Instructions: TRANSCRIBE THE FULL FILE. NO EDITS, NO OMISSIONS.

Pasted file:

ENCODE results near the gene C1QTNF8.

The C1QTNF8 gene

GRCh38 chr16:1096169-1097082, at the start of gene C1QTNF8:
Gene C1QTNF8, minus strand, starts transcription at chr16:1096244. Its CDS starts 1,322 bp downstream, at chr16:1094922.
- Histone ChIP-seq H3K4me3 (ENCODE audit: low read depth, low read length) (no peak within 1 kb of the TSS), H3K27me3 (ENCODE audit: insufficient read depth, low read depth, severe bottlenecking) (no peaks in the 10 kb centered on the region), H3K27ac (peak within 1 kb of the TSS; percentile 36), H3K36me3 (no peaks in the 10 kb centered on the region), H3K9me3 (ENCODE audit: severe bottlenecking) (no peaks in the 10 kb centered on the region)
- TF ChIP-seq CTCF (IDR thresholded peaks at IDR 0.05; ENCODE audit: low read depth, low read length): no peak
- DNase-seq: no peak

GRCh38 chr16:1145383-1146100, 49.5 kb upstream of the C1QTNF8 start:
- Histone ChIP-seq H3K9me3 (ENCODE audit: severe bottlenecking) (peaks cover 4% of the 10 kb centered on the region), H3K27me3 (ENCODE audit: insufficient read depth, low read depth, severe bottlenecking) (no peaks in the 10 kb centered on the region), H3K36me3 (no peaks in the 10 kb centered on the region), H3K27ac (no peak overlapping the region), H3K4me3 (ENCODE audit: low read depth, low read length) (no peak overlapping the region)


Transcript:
ENCODE results near the gene C1QTNF8.

The C1QTNF8 gene

GRCh38 chr16:1096169-1097082, at the start of gene C1QTNF8:
Gene C1QTNF8, minus strand, starts transcription at chr16:1096244. Its CDS starts 1,322 bp downstream, at chr16:1094922.
- Histone ChIP-seq H3K4me3 (ENCODE audit: low read depth, low read length) (no peak within 1 kb of the TSS), H3K27me3 (ENCODE audit: insufficient read depth, low read depth, severe bottlenecking) (no peaks in the 10 kb centered on the region), H3K27ac (peak within 1 kb of the TSS; percentile 36), H3K36me3 (no peaks in the 10 kb centered on the region), H3K9me3 (ENCODE audit: severe bottlenecking) (no peaks in the 10 kb centered on the region)
- TF ChIP-seq CTCF (IDR thresholded peaks at IDR 0.05; ENCODE audit: low read depth, low read length): no peak
- DNase-seq: no peak

GRCh38 chr16:1145383-1146100, 49.5 kb upstream of the C1QTNF8 start:
- Histone ChIP-seq H3K9me3 (ENCODE audit: severe bottlenecking) (peaks cover 4% of the 10 kb centered on the region), H3K27me3 (ENCODE audit: insufficient read depth, low read depth, severe bottlenecking) (no peaks in the 10 kb centered on the region), H3K36me3 (no peaks in the 10 kb centered on the region), H3K27ac (no peak overlapping the region), H3K4me3 (ENCODE audit: low read depth, low read length) (no peak overlapping the region)